Dozens of Kim Davis supporters protest outside federal judge's home

FORT THOMAS, Ky. (WKYT) Dozens of protesters gathered outside the home of the federal judge who sent Rowan County Clerk Kim Davis to jail as her attorneys made another attempt to get her released.

On Monday, Davis' attorneys filed an emergency motion to the U.S. Sixth Circuit Court of Appeals. The filing asks Governor Steve Beshear to accommodate Davis' religious conviction and not make her issue licenses to same-sex couples.

Davis' attorneys met with her again inside the Carter County Detention Center on Monday afternoon. In a release, they said she is in good spirits and was brought to tears when told that many people are praying for her.

Former Arkansas governor and current Republican presidential candidate Mike Huckabee is expected to attend another rally outside the jail on Tuesday.

But several dozen Davis supporters showed up outside Judge David Bunning's Campbell County home on Monday afternoon, calling him a tyrant for sending Davis to jail.

Police cars and protesters lined the streets, turning the northern Kentucky neighborhood into quite a sight to see.

"If you can't show us a law she's broken, then free Kim Davis," said Cal Zastrow, one of the protesters. "Now."

The group showed up around 2 p.m., and protesters spent hours out in the heat, first passing out flyers asking Judge Bunning's neighbors to pray for him to repent and release Kim Davis from jail, then holding signs and singing outside his home.

"We're out here having church in front of the judge's home," Zastrow said.

Supporters at several rallies and events have carried signs calling Judge Bunning a tyrant ever since Davis was locked up last week after the federal judge held her in contempt of court.

Protesters said they wanted to bring that message to the judge's neighborhood.

"Judge David Bunning has committed a grievous crime," reads the flyer handed out to neighbors on Monday, under the heading "PRAY FOR JUDGE DAVID BUNNING to REPENT."

The flyer goes on to outline why supporters believe the Supreme Court's decision on same-sex marriage violates Kentucky law, the Kentucky constitution, the U.S. Constitution and Davis' beliefs.

The flyer closes with the quote, "Obey God rather than man," a reference to Acts 5 in the Bible, then states "Kim Davis is a Kentucky hero!"

Several neighbors who live on the street told WKYT's Garrett Wymer that they think the protesters went too far, crossing a line and breaching the judge's and their own privacy, by coming out to Bunning's home.

Protesters, however, say they made their point, and their work is not complete while Davis remains in jail.

"Kim is not alone," Zastrow said. "She is not alone. She is not forgotten. We will continue to pray, we will continue to educate and we will continue to bring awareness to the judge and everybody else what's going on until Kim Davis is free and back to doing her job."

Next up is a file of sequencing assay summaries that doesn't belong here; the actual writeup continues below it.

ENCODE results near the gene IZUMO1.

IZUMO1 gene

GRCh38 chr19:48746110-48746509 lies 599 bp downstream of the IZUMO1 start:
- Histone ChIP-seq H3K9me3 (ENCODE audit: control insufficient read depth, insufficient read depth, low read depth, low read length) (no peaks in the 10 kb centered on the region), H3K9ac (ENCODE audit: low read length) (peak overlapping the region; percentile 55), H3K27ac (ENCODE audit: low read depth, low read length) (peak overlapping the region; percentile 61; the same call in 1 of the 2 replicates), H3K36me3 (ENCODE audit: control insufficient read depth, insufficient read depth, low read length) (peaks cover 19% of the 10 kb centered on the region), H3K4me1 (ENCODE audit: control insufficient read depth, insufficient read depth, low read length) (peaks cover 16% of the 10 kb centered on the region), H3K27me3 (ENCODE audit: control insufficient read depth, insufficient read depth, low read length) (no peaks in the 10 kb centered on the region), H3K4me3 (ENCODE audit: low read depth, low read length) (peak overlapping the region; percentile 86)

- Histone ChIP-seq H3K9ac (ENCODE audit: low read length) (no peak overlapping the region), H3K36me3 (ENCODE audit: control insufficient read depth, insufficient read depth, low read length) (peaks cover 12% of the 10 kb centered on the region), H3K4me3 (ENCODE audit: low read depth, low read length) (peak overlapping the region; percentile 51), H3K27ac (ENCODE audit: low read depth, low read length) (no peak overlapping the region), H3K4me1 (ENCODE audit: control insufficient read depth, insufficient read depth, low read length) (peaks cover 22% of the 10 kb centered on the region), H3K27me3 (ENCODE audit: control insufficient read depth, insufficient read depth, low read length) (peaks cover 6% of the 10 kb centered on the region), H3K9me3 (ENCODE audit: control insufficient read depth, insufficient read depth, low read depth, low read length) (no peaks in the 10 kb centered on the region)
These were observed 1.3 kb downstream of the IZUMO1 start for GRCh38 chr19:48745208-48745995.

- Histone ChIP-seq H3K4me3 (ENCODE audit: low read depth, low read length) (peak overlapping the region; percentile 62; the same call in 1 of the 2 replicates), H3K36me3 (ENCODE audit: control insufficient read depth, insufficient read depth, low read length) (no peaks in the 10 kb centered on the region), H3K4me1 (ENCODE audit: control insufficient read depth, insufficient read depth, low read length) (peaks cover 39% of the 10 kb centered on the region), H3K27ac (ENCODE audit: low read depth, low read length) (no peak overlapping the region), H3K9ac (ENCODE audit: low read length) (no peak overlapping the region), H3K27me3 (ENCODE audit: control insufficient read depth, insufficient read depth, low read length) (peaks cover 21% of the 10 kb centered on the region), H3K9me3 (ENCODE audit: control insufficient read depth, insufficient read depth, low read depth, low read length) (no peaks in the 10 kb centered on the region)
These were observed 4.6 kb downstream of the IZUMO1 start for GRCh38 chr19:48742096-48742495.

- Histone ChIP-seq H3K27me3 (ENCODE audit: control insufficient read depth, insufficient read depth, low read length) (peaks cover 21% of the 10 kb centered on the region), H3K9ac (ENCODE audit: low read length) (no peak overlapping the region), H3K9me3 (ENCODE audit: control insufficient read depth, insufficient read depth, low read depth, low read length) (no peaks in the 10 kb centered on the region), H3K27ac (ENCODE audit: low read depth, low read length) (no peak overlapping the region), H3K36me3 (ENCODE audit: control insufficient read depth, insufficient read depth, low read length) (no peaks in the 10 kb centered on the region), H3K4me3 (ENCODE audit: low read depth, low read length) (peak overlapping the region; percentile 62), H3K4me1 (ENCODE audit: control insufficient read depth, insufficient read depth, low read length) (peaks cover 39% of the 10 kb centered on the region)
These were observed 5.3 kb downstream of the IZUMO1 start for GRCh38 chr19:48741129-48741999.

Attorneys for Davis said Monday that they hope the emergency motion they filed with a federal court will result in her freedom.

In addition to asking Gov. Beshear to accommodate Davis' "religious conviction," and not compel her to grant licenses to gay couples, the motion also "requests an injunction pending appeal for an exemption from the Governor's mandate that all county clerks issue marriage licenses," according to a statement from Liberty Counsel, the group representing Davis.

The motion says "commanding Davis to affix her name" to same sex marriage licenses "violates her fundamental free speech rights protected by the United States and Kentucky Constitutions."

"Davis faces significant, irrevocable, and irreversible harm if she is forced to authorize and approve even one (same-sex marriage) license with her name on it, against her religious conscience, for “it is well-settled that ‘loss of First Amendment freedoms, for even minimal periods of time, unquestionably constitutes irreparable injury,’” the motion says.

The court filing says there is no relief that can be given to Davis if she violates her religious conscience.

"It is comparable to forcing the religious objecting nurse to perform an abortion, the religious objecting company or non-profit to pay for abortions or abortion-related insurance coverage, the religious objecting non-combatant to fire on an enemy soldier, or the religious objecting state official to participate in or attend the execution of a convicted prisoner," the filing says. "Ordering Davis to authorize and approve a (same-sex marriage) license is the act that violates her conscience and substantially burdens her religious freedom – an act which cannot be undone."

Charla Bansley, communications director for Liberty Counsel, said Davis could be released from jail immediately if the motion were granted by the U.S. Court of Appeals for the Sixth Circuit.



 
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